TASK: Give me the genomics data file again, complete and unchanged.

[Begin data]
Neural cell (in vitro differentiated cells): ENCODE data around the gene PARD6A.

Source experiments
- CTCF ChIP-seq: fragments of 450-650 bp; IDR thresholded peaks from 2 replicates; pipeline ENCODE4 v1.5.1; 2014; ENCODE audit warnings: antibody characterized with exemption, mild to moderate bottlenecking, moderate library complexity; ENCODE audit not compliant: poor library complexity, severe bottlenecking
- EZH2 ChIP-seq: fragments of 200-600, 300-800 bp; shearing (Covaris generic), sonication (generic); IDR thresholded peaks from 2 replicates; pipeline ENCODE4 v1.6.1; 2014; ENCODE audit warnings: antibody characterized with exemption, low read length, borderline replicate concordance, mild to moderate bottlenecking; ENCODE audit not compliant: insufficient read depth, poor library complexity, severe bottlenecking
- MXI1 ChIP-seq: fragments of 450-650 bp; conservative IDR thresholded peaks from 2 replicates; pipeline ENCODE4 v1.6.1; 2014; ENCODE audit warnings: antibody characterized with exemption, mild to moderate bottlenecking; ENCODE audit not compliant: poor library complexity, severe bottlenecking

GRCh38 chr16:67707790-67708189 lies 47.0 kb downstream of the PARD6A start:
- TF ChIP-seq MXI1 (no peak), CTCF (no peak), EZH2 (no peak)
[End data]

Neural cell (in vitro differentiated cells): ENCODE data around the gene PARD6A.

Source experiments
- CTCF ChIP-seq: fragments of 450-650 bp; IDR thresholded peaks from 2 replicates; pipeline ENCODE4 v1.5.1; 2014; ENCODE audit warnings: antibody characterized with exemption, mild to moderate bottlenecking, moderate library complexity; ENCODE audit not compliant: poor library complexity, severe bottlenecking
- EZH2 ChIP-seq: fragments of 200-600, 300-800 bp; shearing (Covaris generic), sonication (generic); IDR thresholded peaks from 2 replicates; pipeline ENCODE4 v1.6.1; 2014; ENCODE audit warnings: antibody characterized with exemption, low read length, borderline replicate concordance, mild to moderate bottlenecking; ENCODE audit not compliant: insufficient read depth, poor library complexity, severe bottlenecking
- MXI1 ChIP-seq: fragments of 450-650 bp; conservative IDR thresholded peaks from 2 replicates; pipeline ENCODE4 v1.6.1; 2014; ENCODE audit warnings: antibody characterized with exemption, mild to moderate bottlenecking; ENCODE audit not compliant: poor library complexity, severe bottlenecking

GRCh38 chr16:67707790-67708189 lies 47.0 kb downstream of the PARD6A start:
- TF ChIP-seq MXI1 (no peak), CTCF (no peak), EZH2 (no peak)